Hibernation Period



The hibernation period beings towards the very end of October and the beginning of November.  Bats are beginning to return to their roosts where they plan to spend the entire winter.  Because the periods of Torpor (also referred to as hibernation) are lasting longer it is harder for bats to find food to eat, so they are preparing to save energy over the colder months.  Throughout the other months they are building up and storing fat that they are going to use for food in hibernation.


During December bats are fully hibernating.  They might be roosting on their own or in small groups (colonies) in quiet places like caves, abandoned buildings, or the attic of your home where they are hoping to not be disturbed.


January is a month bats are going to spend hibernating or in a state of torpor, where they are inactive, lower their body temperatures, slow their breathing, and lower their metabolic rate to conserve fat levels stored up.  Bats will hibernate even in areas of the world where the temperatures are even a little bit warmer than the snowy winters here in South Dakota and the Midwest.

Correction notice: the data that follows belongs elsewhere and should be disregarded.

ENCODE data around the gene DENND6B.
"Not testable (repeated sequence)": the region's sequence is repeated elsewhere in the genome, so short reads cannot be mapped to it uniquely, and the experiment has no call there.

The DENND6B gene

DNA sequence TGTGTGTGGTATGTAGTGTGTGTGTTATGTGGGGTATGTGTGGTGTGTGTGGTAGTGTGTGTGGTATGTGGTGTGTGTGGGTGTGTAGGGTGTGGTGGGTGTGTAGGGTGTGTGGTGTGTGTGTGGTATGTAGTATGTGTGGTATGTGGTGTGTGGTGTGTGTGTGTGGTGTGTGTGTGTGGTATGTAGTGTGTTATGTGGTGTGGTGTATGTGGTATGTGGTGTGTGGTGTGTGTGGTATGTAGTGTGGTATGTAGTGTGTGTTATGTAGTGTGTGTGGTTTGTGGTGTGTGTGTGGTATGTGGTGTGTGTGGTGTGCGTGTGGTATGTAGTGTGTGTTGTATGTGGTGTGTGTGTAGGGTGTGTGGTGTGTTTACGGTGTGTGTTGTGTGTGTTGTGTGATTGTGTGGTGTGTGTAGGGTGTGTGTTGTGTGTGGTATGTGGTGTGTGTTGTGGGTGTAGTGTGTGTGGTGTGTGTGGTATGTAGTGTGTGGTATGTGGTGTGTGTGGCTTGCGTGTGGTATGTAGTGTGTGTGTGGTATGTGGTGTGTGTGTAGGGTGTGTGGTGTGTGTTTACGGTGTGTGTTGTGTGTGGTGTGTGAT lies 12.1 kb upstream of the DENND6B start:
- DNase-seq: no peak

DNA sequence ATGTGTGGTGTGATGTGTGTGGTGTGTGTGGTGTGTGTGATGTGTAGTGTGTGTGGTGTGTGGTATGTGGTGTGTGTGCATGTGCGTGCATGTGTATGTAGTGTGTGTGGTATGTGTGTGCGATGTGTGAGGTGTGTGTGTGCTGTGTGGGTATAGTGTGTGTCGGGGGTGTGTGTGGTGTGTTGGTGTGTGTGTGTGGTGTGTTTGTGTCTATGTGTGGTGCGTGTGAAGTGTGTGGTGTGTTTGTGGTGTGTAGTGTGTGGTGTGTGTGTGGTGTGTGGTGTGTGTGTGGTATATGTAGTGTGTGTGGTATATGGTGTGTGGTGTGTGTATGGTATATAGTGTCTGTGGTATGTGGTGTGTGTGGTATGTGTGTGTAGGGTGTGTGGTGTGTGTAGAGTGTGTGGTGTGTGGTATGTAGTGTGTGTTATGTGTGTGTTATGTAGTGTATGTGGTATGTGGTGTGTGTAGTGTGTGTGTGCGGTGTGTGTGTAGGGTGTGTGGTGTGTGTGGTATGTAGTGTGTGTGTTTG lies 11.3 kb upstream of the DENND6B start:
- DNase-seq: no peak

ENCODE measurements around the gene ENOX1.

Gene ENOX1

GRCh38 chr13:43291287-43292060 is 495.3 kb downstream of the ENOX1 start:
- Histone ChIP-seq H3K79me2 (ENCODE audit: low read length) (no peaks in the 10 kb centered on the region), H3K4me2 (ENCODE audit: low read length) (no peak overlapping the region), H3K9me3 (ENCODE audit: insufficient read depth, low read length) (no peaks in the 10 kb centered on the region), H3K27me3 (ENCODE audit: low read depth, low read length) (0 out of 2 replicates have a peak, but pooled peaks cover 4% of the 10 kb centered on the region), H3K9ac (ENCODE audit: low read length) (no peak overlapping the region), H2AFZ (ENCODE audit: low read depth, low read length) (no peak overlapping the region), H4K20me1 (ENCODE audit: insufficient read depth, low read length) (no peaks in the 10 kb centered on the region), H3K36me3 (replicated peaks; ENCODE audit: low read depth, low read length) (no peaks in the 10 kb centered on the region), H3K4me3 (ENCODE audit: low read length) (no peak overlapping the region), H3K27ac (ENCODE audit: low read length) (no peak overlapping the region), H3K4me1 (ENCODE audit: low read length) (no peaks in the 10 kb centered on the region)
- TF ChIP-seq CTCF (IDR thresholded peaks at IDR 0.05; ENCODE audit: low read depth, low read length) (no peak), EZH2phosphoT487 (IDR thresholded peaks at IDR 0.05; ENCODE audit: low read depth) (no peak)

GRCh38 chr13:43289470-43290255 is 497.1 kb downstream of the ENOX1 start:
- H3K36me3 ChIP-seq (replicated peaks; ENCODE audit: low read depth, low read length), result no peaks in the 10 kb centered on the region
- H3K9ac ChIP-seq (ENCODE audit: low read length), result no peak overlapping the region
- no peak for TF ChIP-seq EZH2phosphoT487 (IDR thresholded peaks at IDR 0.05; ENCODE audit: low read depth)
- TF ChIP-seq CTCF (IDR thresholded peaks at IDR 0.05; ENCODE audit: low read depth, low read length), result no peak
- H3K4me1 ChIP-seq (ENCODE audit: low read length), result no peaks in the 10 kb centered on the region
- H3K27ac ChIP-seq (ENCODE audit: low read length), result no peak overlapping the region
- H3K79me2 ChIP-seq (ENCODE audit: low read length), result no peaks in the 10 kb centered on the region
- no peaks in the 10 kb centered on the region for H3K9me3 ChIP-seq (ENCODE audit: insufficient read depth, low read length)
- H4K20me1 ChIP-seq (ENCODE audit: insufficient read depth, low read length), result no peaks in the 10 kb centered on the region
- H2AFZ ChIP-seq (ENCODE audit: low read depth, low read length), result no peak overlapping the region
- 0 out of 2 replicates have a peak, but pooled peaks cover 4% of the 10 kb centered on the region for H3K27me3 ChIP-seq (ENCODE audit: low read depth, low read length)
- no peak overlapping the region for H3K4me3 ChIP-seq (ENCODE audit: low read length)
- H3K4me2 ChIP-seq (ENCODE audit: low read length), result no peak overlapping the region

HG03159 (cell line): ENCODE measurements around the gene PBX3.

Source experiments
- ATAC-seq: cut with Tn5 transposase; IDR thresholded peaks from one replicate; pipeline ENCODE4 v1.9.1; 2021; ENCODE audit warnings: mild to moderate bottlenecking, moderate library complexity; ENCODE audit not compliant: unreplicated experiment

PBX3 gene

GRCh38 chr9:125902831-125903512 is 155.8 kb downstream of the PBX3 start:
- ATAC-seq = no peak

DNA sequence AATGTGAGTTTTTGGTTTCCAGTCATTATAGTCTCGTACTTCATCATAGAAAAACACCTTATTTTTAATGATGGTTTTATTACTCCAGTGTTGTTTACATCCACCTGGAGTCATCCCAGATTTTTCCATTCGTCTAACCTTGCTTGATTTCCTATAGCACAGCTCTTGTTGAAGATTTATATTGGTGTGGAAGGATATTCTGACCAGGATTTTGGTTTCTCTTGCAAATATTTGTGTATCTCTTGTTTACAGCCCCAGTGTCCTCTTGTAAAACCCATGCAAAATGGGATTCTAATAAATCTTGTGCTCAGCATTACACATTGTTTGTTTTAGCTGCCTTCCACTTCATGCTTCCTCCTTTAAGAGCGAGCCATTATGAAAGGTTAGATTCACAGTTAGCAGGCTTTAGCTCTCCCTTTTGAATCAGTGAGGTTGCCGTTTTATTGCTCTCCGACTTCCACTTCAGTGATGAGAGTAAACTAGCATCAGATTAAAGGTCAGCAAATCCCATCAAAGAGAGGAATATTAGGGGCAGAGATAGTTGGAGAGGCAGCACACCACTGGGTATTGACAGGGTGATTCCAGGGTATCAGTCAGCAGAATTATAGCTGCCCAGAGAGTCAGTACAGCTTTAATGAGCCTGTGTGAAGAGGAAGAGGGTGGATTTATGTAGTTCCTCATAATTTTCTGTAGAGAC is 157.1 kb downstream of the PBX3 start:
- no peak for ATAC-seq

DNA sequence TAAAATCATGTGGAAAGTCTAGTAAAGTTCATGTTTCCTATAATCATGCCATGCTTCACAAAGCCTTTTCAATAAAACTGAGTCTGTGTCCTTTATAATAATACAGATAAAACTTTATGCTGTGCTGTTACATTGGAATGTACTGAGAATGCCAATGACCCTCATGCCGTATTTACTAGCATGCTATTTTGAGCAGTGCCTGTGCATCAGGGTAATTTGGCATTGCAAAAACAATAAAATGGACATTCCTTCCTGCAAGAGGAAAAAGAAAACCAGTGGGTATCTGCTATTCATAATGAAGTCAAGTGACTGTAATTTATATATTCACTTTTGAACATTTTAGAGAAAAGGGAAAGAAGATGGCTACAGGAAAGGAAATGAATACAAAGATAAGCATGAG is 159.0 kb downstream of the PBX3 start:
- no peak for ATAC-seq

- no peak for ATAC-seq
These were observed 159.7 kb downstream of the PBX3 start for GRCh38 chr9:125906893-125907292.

In February bats are still hibernating but they are starting have very little fat left to live off of for the rest of the winter.

March is a different kind of month all depending upon the climate and weather in which they are hibernating.  If it is still cold during the month of March, they will most likely continue to hibernate but when it warms up enough for them on certain days they may leave to search for food and to drink water.  They will then return to their roost and go back into a slight form of torpor.

As soon as food is readily available bats will awaken and stay awake and start their year where they go on to eat thousands of insects and begin the Breeding Cycle.  To learn about the bat breeding cycle go here: